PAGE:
Sunday, January 24, 2010

What the Dog Saw -- Malcolm Gladwell -- 3 Stars

I am a huge Malcolm Gladwell fan. I loved all of his books and gave a great review for Outliers. I've talked to a lot of other people who don't like him so much and think he really is stretching to relate the stories he tells as evidence to make sense of his theories. Well this might be the first time reading anything of his that I agree with those people.

What the Dog Saw is a collection of short stories
Gladwell wrote for The New Yorker. He organizes them into three categories, though I really struggle to understand how many of the stories have anything to do with the theme for that group. The stories are typical Gladwell, taking things that seem obvious or established as "fact" and making the reader rethink set conclusions. There were some great essays like: why there are many brands of mustard and few ketchups, how to easily solve homelessness, why some people choke and others panic, and how to correctly hire. There are, as well, a few really bad essays. I especially disliked the essay about Hair Dye (L'oreal vs. Clairol -- seriously?).

The biggest problem with the book and why it did not get a more
Gladwellesque rating is that it lacked so much of the 'pop' and firepower of his other books. Usually when reading his stories used as examples to prove some idea (The Beatles and Bill Gates in Outliers immediately comes to mine), the stories are so clear, well-thoughtout and ultimately perfect in supporting his thesis. I kept expecting these stories to do the same but it never happened. I would continually finish one of his essays (which, I remind you, have nothing to do with one another) and think to myself "That was really interesting but I am not sure his point". Some essays were better than others and almost all were interesting, but many really struggled to have any giant "oh wow, I never thought of it that way" moment like his other books do.

Overall, I still really enjoyed the book and was captivated by nearly all of his essays. Even if they often did not deliver on an "aha" moment, there all written nicely and each topic and story is interesting to read. I would not suggest going out and buying this book (I was lucky enough to have someone let me borrow...I never buy books but that may be a topic for a future blog). Instead, I would either borrow from the library, or, just read them all for FREE on this New Yorker link. If nothing else, do check out a few of his essays;
Gladwell is one of the few writers out there that can you make you truly rethink the most simple and routine parts of life.

Saturday, January 2, 2010

My Life in France – Julia Child and Alex Prud'homme----- 3 STARS

I recently had the pleasure of watching the very cute movie Julie and Julia. It's a very nice little movie and is the story about Julie (a writer/blogger) who redoes many of Julia Child's most famous recipes. She kind of bores me in the movie, but the scenes with Julia Child (played by the timeless Meryl Streep) were excellent. In fact, I was so intrigued and taken by the whole idea of Julia Child that I knew I wanted to read something by her.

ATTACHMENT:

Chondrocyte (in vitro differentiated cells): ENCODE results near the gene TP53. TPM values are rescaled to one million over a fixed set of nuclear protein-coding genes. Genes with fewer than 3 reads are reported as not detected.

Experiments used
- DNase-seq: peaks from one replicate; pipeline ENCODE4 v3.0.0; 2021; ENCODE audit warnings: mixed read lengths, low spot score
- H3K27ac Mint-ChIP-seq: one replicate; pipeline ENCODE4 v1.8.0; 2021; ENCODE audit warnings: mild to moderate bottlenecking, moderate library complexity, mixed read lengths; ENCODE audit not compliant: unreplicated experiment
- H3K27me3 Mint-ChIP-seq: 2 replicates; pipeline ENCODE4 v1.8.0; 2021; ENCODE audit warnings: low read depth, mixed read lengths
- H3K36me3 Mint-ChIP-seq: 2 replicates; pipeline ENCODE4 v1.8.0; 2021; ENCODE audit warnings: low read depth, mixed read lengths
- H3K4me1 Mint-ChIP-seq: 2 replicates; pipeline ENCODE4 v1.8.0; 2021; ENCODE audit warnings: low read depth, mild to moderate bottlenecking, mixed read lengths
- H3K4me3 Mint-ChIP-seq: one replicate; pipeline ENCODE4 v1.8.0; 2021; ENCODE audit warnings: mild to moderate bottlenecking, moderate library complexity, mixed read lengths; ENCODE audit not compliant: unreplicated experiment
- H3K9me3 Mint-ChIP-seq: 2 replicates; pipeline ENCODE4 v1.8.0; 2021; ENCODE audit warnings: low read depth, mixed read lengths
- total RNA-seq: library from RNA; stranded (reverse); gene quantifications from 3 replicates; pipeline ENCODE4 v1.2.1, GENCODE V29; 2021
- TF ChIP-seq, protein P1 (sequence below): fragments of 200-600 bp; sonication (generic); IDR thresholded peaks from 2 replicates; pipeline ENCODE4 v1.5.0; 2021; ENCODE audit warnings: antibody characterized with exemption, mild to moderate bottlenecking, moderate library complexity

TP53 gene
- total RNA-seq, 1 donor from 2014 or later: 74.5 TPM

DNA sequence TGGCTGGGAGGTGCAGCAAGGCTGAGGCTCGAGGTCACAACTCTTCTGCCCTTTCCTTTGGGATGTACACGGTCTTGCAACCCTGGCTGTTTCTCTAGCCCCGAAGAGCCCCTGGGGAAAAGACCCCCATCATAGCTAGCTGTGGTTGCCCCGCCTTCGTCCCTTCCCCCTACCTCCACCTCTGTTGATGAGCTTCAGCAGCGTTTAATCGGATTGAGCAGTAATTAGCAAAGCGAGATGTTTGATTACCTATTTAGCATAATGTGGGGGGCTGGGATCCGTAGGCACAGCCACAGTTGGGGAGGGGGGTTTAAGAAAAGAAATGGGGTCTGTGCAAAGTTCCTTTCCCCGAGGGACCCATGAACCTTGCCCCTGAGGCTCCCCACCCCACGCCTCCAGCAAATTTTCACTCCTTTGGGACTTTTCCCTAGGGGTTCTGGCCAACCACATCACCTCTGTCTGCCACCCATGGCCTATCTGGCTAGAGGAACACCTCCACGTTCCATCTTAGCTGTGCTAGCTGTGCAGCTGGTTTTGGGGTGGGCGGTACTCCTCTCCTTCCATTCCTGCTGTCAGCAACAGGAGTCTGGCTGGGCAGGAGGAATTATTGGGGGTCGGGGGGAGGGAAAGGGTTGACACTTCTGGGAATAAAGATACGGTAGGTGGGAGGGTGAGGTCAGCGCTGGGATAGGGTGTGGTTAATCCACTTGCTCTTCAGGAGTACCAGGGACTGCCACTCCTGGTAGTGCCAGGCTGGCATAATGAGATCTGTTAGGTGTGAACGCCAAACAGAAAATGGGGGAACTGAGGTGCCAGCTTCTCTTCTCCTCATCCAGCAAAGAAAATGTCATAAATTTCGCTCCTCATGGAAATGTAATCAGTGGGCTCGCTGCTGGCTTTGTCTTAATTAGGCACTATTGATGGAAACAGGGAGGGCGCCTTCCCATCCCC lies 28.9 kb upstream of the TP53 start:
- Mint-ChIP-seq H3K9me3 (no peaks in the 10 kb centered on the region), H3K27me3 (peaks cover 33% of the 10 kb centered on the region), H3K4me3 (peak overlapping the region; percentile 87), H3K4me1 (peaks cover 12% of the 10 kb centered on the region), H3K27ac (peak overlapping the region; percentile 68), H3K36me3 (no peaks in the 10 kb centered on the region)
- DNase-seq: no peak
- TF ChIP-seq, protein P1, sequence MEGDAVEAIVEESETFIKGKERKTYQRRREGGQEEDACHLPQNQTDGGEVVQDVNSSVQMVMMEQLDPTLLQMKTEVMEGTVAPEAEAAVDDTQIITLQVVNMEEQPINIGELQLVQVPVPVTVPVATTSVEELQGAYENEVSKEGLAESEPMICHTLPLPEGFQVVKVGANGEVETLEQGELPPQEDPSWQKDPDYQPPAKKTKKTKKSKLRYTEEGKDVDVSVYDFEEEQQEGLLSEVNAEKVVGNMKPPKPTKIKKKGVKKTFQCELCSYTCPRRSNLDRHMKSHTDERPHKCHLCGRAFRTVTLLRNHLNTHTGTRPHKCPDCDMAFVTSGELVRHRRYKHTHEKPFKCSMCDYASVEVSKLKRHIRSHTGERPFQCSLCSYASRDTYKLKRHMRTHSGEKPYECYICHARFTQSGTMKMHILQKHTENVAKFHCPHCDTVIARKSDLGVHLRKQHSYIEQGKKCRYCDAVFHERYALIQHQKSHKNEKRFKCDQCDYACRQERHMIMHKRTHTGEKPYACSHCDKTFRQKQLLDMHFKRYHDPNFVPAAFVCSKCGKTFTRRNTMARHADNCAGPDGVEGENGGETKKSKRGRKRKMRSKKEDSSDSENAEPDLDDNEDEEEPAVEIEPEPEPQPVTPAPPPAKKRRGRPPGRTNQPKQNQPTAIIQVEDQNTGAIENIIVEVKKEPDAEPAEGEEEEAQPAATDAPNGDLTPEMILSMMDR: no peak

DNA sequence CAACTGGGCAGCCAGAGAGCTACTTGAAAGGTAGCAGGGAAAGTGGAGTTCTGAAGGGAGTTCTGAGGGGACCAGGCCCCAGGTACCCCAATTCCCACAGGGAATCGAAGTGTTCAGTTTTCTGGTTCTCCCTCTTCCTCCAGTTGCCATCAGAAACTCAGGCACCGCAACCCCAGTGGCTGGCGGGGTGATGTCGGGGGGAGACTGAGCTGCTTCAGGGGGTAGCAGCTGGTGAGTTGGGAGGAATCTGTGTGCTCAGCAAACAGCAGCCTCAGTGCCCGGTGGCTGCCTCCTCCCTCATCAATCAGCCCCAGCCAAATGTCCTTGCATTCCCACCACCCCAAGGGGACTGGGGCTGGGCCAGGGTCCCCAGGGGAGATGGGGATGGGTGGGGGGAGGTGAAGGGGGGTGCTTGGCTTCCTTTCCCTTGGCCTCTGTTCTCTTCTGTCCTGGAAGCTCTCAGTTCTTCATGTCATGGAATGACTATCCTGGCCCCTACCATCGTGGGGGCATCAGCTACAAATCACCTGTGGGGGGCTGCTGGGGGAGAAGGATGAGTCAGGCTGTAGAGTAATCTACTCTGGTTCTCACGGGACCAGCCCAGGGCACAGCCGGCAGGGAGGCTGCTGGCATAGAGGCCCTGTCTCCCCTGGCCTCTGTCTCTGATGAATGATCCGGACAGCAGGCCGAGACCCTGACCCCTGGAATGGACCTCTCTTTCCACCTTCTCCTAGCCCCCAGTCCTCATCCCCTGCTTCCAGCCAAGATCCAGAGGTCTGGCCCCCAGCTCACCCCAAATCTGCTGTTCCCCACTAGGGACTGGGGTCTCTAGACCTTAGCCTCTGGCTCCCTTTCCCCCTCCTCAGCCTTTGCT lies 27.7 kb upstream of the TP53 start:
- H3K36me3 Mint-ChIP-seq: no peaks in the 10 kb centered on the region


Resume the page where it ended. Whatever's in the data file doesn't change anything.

My Life in France is Julia Child's autobiography about her most formative years learning cooking in France from 1950 to the mid 1960s. If you don't know who Julia Child is, she is the person who basically made French cooking in America popular and also fashionable. Additionally, she was the one who started the idea of cooking TV shows. Although we all take the Food Network and others for granted, Julia Child was the first one to have a real show (The French Chef). Her shows were very popular and started in the mid-1960s and ran for 40 years.

As for the book, it is very nice and average but nothing astonishing. It was one of the few instances of reading where I got exactly what I expected. A story about her leaving her OSS job (yes, she was a spy...sort of) to learning the art of fine French cooking in France for a decade. The story illustrates her early learning with great French chefs, to eventually writing Mastering the Art of French Cooking (which made her famous), to a few other cookbooks through the late 1970s.

The book has got a nice tone to it but the organization is a but jumpy and seemingly random events and activities are mentioned with no real connection. One wonders how much she happened to just remember when writing the book that she felt obligated to include. She includes a great deal about meals created, food studied (she is the self-proclaimed expert on mayonnaise) and recipes detailed. Reading the book it would have been nice to have a working knowledge of French as most recipes she includes are in the native French. Although this does add authenticity, it also provides the reader with no clue what was made or eaten on certain nights (some you learn though; canard is duck, for instance).

In general, it's a very nice book about Julia's life, easy to read, and includes a number of great photographs by her husband Paul. I would highly recommend it to any fans or people specifically interested in Julia Child. It is still worth reading if you have any interest in French life or French food or if you a just a gourmand like me.